Most Italian desserts are purchased from the local pastry shop, but some are habitually baked at home, and each region has one or two that are its specialty. Ciambella is my native Romagna's traditional home-baked cake, and as with other home-nurtured traditions, every household has its own version. Some use anise along with, or in place of, the lemon peel; others add white wine to the batter. Each is as "authentic" as the next. The one below is the recipe my grandmother used and like all tastes one grows up with, it is the one I like best.
At home, there seems to be no time of the day not appropriate for having a slice of ciambella. My mother, at ninety-seven, still has it every morning with her caffelatte, a big cup of weak espresso diluted with hot milk. The old farmers' way is to dunk the cake at the end of the meal into a glass of sweet wine.
- 8 tablespoons (1 stick) butter
- 4 cups unbleached flour
- 3/4 cup granulated sugar
- 2 1/2 teaspoons cream of tartar OR 3 1/2 teaspoons baking powder
- zest of 1 lemon
- 1/4 cup lukewarm milk
- 2 eggs
- A heavy baking sheet
- Butter and flour for smearing and dusting the baking sheet.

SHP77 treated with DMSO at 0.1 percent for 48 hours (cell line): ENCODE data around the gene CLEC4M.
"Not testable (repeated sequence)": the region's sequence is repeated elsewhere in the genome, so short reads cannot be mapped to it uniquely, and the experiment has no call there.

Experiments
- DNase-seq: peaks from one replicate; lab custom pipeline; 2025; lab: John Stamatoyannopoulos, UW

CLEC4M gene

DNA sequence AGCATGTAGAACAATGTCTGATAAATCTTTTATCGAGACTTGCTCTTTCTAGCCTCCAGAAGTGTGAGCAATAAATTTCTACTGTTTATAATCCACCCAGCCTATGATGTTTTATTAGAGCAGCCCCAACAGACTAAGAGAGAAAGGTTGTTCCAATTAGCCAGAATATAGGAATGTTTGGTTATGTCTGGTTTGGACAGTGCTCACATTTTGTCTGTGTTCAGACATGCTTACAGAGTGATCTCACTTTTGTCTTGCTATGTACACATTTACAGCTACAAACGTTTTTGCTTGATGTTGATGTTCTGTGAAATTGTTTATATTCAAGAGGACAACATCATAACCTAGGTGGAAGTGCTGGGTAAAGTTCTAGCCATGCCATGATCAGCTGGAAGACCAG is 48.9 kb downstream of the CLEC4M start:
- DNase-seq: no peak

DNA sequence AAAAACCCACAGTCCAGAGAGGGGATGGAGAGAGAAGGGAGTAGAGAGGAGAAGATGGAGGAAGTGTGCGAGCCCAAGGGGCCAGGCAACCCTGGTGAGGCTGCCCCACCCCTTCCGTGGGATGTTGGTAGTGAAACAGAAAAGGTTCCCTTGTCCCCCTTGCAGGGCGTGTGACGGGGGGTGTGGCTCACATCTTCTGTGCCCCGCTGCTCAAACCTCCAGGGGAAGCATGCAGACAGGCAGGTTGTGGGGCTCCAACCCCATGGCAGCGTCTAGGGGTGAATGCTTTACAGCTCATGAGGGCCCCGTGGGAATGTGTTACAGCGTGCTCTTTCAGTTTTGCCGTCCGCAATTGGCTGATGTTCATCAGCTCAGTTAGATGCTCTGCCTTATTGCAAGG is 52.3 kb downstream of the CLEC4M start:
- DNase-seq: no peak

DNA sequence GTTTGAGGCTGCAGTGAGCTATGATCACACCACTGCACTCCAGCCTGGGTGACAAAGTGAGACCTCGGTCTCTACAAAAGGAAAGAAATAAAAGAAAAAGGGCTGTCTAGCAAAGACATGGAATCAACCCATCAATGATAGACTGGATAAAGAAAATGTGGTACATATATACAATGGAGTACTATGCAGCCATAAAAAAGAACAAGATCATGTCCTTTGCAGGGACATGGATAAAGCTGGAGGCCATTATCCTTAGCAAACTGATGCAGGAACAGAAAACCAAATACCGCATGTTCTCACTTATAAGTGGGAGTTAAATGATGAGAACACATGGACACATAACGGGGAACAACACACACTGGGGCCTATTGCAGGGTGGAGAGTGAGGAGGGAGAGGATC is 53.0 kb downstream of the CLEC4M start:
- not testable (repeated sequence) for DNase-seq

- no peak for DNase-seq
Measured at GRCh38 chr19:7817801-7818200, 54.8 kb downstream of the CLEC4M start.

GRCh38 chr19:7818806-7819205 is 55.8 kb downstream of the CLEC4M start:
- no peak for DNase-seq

Put the butter in a saucepan and gently melt it over medium-low heat. Put the flour in a large mixing bowl. Add the sugar, melted butter, cream of tartar or baking powder, a tiny pinch of salt, lemon zestl and the lukewarm milk. Add 1 whole egg and the white of the second egg. Add the yolk of the second egg, less 1 teaspoonful of it, which you will set aside for painting the ring later. Thoroughly mix all the ingredients, then turn them out onto a work surface and knead the mixture for a few minutes.
Preheat oven to 375 degrees F. Shape the dough into a large sausage roll about 2 inches thick, and make it into a ring. Pinch the ends together to close the ring. Brush the surface with the teaspoonful of yolk you have set aside and 1 teaspoon water, and score with a few shallow diagonal cuts.
Smear the baking sheet with butter, sprinkle it with flour, then turn it over and give it a rap on the counter to shake off excess flour. Put the ring in its center and place the sheet in the upper level of the preheated oven. Bake for 35 minutes, it should rise to nearly double its original size. Transfer to a cooling rack. When cold, wrap in foil or store in a tin biscuit box, but do not refrigerate. It tastes best served the following day.
Recipe courtesy of
Essentials of Classic Italian Cooking
by Marcella Hazan
Alfred A. Knopf,
a division of Random House Inc.
Recipe reprinted by permission of Publisher. All rights reserved.
nutrition information per serving
351 calories; 12g total fat; 70mg cholesterol; 19mg sodium; 55g carbohydrates; 2g fiber; 7g protein
These nutrition facts are calculated according to the ingredients listed in this recipe. Any substitutions will change these facts. Although we strive for accuracy, please note that food manufacturers occasionally change their food formulas, which could affect the calculations as shown.
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